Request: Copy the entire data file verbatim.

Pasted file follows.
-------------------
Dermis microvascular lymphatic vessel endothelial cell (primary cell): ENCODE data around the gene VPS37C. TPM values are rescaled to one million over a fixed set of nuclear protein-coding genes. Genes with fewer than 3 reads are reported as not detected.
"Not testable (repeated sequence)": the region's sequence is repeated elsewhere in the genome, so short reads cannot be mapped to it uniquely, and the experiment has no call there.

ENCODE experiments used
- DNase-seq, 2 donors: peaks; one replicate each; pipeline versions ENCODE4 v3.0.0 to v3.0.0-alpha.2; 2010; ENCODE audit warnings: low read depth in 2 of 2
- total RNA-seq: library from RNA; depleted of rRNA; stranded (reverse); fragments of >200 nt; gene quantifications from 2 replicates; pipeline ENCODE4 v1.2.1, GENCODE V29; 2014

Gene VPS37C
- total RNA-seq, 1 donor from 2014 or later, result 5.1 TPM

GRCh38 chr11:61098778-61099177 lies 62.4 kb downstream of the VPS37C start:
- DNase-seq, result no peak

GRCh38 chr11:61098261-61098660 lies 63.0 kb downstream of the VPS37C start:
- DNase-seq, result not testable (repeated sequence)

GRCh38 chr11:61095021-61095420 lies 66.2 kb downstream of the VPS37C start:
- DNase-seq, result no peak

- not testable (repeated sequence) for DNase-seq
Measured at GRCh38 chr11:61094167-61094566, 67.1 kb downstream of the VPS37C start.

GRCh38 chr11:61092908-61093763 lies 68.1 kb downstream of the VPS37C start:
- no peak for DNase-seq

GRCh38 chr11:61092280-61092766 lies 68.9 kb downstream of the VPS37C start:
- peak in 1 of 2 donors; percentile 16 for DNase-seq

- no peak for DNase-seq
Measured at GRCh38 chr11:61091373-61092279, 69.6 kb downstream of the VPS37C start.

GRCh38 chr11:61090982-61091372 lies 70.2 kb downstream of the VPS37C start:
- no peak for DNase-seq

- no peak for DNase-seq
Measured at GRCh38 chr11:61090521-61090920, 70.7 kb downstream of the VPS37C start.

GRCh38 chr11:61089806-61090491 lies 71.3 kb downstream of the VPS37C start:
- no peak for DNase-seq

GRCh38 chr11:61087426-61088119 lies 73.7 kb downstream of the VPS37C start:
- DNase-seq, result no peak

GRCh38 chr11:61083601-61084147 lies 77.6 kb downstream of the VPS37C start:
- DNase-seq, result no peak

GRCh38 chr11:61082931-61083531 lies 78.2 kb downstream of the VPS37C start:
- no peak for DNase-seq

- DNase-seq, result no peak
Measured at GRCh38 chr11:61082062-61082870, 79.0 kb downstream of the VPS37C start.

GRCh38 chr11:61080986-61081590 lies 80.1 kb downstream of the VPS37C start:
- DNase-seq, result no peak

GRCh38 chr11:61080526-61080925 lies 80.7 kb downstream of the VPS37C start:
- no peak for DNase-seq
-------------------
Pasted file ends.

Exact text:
Dermis microvascular lymphatic vessel endothelial cell (primary cell): ENCODE data around the gene VPS37C. TPM values are rescaled to one million over a fixed set of nuclear protein-coding genes. Genes with fewer than 3 reads are reported as not detected.
"Not testable (repeated sequence)": the region's sequence is repeated elsewhere in the genome, so short reads cannot be mapped to it uniquely, and the experiment has no call there.

ENCODE experiments used
- DNase-seq, 2 donors: peaks; one replicate each; pipeline versions ENCODE4 v3.0.0 to v3.0.0-alpha.2; 2010; ENCODE audit warnings: low read depth in 2 of 2
- total RNA-seq: library from RNA; depleted of rRNA; stranded (reverse); fragments of >200 nt; gene quantifications from 2 replicates; pipeline ENCODE4 v1.2.1, GENCODE V29; 2014

Gene VPS37C
- total RNA-seq, 1 donor from 2014 or later, result 5.1 TPM

GRCh38 chr11:61098778-61099177 lies 62.4 kb downstream of the VPS37C start:
- DNase-seq, result no peak

GRCh38 chr11:61098261-61098660 lies 63.0 kb downstream of the VPS37C start:
- DNase-seq, result not testable (repeated sequence)

GRCh38 chr11:61095021-61095420 lies 66.2 kb downstream of the VPS37C start:
- DNase-seq, result no peak

- not testable (repeated sequence) for DNase-seq
Measured at GRCh38 chr11:61094167-61094566, 67.1 kb downstream of the VPS37C start.

GRCh38 chr11:61092908-61093763 lies 68.1 kb downstream of the VPS37C start:
- no peak for DNase-seq

GRCh38 chr11:61092280-61092766 lies 68.9 kb downstream of the VPS37C start:
- peak in 1 of 2 donors; percentile 16 for DNase-seq

- no peak for DNase-seq
Measured at GRCh38 chr11:61091373-61092279, 69.6 kb downstream of the VPS37C start.

GRCh38 chr11:61090982-61091372 lies 70.2 kb downstream of the VPS37C start:
- no peak for DNase-seq

- no peak for DNase-seq
Measured at GRCh38 chr11:61090521-61090920, 70.7 kb downstream of the VPS37C start.

GRCh38 chr11:61089806-61090491 lies 71.3 kb downstream of the VPS37C start:
- no peak for DNase-seq

GRCh38 chr11:61087426-61088119 lies 73.7 kb downstream of the VPS37C start:
- DNase-seq, result no peak

GRCh38 chr11:61083601-61084147 lies 77.6 kb downstream of the VPS37C start:
- DNase-seq, result no peak

GRCh38 chr11:61082931-61083531 lies 78.2 kb downstream of the VPS37C start:
- no peak for DNase-seq

- DNase-seq, result no peak
Measured at GRCh38 chr11:61082062-61082870, 79.0 kb downstream of the VPS37C start.

GRCh38 chr11:61080986-61081590 lies 80.1 kb downstream of the VPS37C start:
- DNase-seq, result no peak

GRCh38 chr11:61080526-61080925 lies 80.7 kb downstream of the VPS37C start:
- no peak for DNase-seq